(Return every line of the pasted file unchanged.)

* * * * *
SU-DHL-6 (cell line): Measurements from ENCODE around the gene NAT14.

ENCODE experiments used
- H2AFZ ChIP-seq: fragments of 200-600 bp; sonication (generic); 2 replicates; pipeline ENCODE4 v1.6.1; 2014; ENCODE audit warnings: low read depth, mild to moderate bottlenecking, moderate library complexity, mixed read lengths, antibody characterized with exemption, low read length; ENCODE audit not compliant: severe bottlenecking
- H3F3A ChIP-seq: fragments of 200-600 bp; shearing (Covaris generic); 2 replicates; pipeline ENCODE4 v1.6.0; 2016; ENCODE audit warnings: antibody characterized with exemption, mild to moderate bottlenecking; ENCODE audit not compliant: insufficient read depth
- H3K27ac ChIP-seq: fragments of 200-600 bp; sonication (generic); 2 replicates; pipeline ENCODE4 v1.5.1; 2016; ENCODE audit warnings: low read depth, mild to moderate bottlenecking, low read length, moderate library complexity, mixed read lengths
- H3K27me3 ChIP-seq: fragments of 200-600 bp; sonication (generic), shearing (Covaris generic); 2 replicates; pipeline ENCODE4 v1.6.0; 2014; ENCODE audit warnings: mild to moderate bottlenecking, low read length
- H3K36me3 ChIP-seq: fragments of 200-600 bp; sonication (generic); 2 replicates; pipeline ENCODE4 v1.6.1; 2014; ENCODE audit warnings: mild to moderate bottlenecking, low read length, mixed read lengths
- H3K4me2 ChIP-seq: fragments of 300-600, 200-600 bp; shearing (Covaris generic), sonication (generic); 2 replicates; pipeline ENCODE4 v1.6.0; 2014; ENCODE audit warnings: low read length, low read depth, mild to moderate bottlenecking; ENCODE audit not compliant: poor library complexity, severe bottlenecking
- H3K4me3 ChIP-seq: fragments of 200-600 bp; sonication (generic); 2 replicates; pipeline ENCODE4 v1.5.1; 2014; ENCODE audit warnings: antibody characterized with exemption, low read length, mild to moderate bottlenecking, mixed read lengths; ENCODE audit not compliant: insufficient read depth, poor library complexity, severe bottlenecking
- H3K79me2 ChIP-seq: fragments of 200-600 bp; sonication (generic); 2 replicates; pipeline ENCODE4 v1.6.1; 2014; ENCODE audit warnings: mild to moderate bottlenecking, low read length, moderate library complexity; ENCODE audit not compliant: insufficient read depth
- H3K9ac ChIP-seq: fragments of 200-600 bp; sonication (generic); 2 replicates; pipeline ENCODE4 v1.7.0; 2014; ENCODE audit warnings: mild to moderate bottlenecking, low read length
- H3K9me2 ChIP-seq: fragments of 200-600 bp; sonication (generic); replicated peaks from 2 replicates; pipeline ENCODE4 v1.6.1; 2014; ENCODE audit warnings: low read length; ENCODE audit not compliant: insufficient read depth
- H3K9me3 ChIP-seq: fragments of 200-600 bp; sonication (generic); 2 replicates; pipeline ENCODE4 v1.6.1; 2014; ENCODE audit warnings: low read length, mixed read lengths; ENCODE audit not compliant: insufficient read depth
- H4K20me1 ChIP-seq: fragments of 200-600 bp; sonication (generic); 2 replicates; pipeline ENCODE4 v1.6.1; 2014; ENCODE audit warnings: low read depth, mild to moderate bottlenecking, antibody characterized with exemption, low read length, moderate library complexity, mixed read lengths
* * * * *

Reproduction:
SU-DHL-6 (cell line): Measurements from ENCODE around the gene NAT14.

ENCODE experiments used
- H2AFZ ChIP-seq: fragments of 200-600 bp; sonication (generic); 2 replicates; pipeline ENCODE4 v1.6.1; 2014; ENCODE audit warnings: low read depth, mild to moderate bottlenecking, moderate library complexity, mixed read lengths, antibody characterized with exemption, low read length; ENCODE audit not compliant: severe bottlenecking
- H3F3A ChIP-seq: fragments of 200-600 bp; shearing (Covaris generic); 2 replicates; pipeline ENCODE4 v1.6.0; 2016; ENCODE audit warnings: antibody characterized with exemption, mild to moderate bottlenecking; ENCODE audit not compliant: insufficient read depth
- H3K27ac ChIP-seq: fragments of 200-600 bp; sonication (generic); 2 replicates; pipeline ENCODE4 v1.5.1; 2016; ENCODE audit warnings: low read depth, mild to moderate bottlenecking, low read length, moderate library complexity, mixed read lengths
- H3K27me3 ChIP-seq: fragments of 200-600 bp; sonication (generic), shearing (Covaris generic); 2 replicates; pipeline ENCODE4 v1.6.0; 2014; ENCODE audit warnings: mild to moderate bottlenecking, low read length
- H3K36me3 ChIP-seq: fragments of 200-600 bp; sonication (generic); 2 replicates; pipeline ENCODE4 v1.6.1; 2014; ENCODE audit warnings: mild to moderate bottlenecking, low read length, mixed read lengths
- H3K4me2 ChIP-seq: fragments of 300-600, 200-600 bp; shearing (Covaris generic), sonication (generic); 2 replicates; pipeline ENCODE4 v1.6.0; 2014; ENCODE audit warnings: low read length, low read depth, mild to moderate bottlenecking; ENCODE audit not compliant: poor library complexity, severe bottlenecking
- H3K4me3 ChIP-seq: fragments of 200-600 bp; sonication (generic); 2 replicates; pipeline ENCODE4 v1.5.1; 2014; ENCODE audit warnings: antibody characterized with exemption, low read length, mild to moderate bottlenecking, mixed read lengths; ENCODE audit not compliant: insufficient read depth, poor library complexity, severe bottlenecking
- H3K79me2 ChIP-seq: fragments of 200-600 bp; sonication (generic); 2 replicates; pipeline ENCODE4 v1.6.1; 2014; ENCODE audit warnings: mild to moderate bottlenecking, low read length, moderate library complexity; ENCODE audit not compliant: insufficient read depth
- H3K9ac ChIP-seq: fragments of 200-600 bp; sonication (generic); 2 replicates; pipeline ENCODE4 v1.7.0; 2014; ENCODE audit warnings: mild to moderate bottlenecking, low read length
- H3K9me2 ChIP-seq: fragments of 200-600 bp; sonication (generic); replicated peaks from 2 replicates; pipeline ENCODE4 v1.6.1; 2014; ENCODE audit warnings: low read length; ENCODE audit not compliant: insufficient read depth
- H3K9me3 ChIP-seq: fragments of 200-600 bp; sonication (generic); 2 replicates; pipeline ENCODE4 v1.6.1; 2014; ENCODE audit warnings: low read length, mixed read lengths; ENCODE audit not compliant: insufficient read depth
- H4K20me1 ChIP-seq: fragments of 200-600 bp; sonication (generic); 2 replicates; pipeline ENCODE4 v1.6.1; 2014; ENCODE audit warnings: low read depth, mild to moderate bottlenecking, antibody characterized with exemption, low read length, moderate library complexity, mixed read lengths